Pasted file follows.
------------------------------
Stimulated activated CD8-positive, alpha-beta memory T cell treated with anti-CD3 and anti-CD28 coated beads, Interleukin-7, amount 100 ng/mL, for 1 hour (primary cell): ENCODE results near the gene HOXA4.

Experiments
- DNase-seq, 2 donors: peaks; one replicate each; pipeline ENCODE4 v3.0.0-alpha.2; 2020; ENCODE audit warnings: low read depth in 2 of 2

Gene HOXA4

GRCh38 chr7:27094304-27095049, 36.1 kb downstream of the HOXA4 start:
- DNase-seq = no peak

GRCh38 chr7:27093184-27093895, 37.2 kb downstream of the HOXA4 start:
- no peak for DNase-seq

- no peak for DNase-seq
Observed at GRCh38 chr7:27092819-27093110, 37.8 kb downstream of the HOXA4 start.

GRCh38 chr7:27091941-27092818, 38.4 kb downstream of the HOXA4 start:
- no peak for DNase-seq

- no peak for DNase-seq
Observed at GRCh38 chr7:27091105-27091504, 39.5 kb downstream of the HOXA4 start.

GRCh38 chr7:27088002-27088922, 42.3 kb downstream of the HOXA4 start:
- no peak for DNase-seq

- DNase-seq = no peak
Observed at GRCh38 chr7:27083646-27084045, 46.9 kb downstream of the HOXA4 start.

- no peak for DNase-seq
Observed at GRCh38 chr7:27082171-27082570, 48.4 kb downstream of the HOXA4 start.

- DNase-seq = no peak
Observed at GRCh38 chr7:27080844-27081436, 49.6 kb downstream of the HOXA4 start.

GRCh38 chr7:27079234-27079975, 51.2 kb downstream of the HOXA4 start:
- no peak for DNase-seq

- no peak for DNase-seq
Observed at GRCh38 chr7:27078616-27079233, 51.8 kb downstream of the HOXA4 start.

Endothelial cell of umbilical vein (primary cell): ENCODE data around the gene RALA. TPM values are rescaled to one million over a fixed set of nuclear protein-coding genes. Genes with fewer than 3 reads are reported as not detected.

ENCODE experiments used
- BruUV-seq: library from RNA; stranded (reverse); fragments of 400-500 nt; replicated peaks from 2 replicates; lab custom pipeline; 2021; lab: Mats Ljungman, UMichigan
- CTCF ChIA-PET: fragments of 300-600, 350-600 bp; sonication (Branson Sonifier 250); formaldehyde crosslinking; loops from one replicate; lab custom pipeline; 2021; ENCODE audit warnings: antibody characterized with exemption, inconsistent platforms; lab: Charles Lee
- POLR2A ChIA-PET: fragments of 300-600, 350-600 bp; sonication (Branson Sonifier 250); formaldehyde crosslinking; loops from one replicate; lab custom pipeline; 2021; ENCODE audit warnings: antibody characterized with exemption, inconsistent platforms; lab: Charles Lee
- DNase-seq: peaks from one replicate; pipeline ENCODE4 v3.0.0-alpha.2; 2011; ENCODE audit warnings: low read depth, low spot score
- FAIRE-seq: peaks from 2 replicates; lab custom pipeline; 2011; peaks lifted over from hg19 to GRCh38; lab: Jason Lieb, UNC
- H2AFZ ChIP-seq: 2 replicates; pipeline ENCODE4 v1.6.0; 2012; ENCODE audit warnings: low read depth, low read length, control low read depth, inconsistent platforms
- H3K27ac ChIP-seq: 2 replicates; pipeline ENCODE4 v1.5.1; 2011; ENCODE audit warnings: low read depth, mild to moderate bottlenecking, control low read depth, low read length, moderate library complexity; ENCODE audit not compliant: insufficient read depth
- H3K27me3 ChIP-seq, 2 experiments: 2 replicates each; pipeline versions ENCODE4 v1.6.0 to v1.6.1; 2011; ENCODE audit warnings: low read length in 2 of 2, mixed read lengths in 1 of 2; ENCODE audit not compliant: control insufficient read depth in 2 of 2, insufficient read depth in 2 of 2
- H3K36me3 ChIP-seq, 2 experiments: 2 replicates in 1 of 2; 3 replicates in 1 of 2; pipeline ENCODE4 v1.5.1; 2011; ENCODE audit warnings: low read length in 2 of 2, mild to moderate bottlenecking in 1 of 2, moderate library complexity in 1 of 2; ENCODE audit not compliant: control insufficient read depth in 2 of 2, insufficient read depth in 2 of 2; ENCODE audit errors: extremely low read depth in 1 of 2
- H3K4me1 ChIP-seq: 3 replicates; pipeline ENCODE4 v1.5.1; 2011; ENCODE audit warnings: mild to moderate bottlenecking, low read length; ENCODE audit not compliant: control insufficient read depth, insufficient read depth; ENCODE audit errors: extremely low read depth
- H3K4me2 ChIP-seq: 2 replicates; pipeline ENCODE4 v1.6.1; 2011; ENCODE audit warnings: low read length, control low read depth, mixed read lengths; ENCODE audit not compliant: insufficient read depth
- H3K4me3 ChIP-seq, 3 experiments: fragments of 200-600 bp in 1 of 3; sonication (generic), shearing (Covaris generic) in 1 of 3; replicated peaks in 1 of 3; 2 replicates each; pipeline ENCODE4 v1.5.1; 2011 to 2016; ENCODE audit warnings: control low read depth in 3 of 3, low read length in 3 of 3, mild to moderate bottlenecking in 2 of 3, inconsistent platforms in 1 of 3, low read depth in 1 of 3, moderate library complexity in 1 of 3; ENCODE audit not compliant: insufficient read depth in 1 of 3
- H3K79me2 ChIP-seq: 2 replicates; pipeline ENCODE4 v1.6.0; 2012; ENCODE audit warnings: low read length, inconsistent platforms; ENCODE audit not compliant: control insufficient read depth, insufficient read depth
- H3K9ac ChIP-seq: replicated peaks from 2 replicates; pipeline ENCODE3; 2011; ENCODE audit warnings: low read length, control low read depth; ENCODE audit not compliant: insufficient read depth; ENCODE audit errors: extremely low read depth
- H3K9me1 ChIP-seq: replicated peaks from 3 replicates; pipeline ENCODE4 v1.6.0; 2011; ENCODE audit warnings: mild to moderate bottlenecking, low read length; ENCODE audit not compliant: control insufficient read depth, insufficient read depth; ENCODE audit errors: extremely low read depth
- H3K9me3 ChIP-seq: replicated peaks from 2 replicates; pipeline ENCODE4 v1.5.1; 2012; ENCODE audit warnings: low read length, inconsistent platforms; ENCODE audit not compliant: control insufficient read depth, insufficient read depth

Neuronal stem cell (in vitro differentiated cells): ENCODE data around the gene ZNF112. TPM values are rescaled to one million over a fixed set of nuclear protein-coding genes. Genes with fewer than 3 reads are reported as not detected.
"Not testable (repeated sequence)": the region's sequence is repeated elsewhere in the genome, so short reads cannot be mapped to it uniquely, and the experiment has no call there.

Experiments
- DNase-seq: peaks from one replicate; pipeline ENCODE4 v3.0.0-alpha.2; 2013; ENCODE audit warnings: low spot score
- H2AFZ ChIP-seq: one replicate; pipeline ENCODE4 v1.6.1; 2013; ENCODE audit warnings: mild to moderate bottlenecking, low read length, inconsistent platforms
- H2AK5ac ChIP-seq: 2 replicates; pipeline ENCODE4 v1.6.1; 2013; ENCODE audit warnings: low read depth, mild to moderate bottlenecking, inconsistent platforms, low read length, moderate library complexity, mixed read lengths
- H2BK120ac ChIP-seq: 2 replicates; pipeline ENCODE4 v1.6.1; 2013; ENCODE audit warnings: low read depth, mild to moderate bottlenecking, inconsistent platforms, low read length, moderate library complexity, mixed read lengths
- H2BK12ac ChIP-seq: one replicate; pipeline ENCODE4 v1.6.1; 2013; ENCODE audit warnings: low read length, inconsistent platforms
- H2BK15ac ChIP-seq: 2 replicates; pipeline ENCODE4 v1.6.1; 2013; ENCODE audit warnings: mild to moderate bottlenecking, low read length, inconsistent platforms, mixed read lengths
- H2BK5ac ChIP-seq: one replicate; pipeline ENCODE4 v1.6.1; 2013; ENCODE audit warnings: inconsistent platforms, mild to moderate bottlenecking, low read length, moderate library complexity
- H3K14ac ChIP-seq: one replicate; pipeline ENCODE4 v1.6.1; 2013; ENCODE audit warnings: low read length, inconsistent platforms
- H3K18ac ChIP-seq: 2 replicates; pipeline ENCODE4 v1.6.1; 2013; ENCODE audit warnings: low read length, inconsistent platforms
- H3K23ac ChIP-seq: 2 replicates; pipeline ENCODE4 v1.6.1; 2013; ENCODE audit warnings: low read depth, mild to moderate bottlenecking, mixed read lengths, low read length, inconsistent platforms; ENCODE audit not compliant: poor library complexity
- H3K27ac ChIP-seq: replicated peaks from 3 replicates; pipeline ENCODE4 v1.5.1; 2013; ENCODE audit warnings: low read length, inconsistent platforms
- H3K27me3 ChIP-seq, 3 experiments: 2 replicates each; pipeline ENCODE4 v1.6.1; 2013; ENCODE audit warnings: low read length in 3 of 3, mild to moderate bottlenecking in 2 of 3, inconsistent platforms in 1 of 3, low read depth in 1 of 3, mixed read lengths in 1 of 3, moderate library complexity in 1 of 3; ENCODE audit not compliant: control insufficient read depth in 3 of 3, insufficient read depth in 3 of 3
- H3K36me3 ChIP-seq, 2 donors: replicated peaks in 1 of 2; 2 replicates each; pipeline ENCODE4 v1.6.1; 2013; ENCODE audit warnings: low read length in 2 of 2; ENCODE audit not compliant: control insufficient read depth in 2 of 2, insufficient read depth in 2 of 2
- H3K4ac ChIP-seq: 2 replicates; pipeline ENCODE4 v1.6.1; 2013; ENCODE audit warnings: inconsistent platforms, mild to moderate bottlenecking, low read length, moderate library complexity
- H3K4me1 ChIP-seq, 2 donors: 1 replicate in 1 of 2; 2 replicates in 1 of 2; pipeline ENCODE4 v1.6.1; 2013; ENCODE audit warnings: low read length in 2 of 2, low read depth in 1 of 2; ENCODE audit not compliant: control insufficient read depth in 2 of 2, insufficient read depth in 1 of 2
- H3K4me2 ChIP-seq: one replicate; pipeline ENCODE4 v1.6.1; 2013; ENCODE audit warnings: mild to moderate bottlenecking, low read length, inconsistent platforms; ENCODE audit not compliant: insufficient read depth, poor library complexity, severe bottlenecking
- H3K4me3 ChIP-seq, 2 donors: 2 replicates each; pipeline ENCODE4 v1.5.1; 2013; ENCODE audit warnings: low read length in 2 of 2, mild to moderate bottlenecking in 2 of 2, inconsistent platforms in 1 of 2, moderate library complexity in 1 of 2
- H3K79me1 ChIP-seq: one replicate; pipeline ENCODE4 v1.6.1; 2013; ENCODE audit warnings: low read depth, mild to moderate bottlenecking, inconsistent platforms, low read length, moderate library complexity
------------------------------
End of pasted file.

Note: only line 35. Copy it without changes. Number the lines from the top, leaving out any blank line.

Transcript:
- H3K27ac ChIP-seq: 2 replicates; pipeline ENCODE4 v1.5.1; 2011; ENCODE audit warnings: low read depth, mild to moderate bottlenecking, control low read depth, low read length, moderate library complexity; ENCODE audit not compliant: insufficient read depth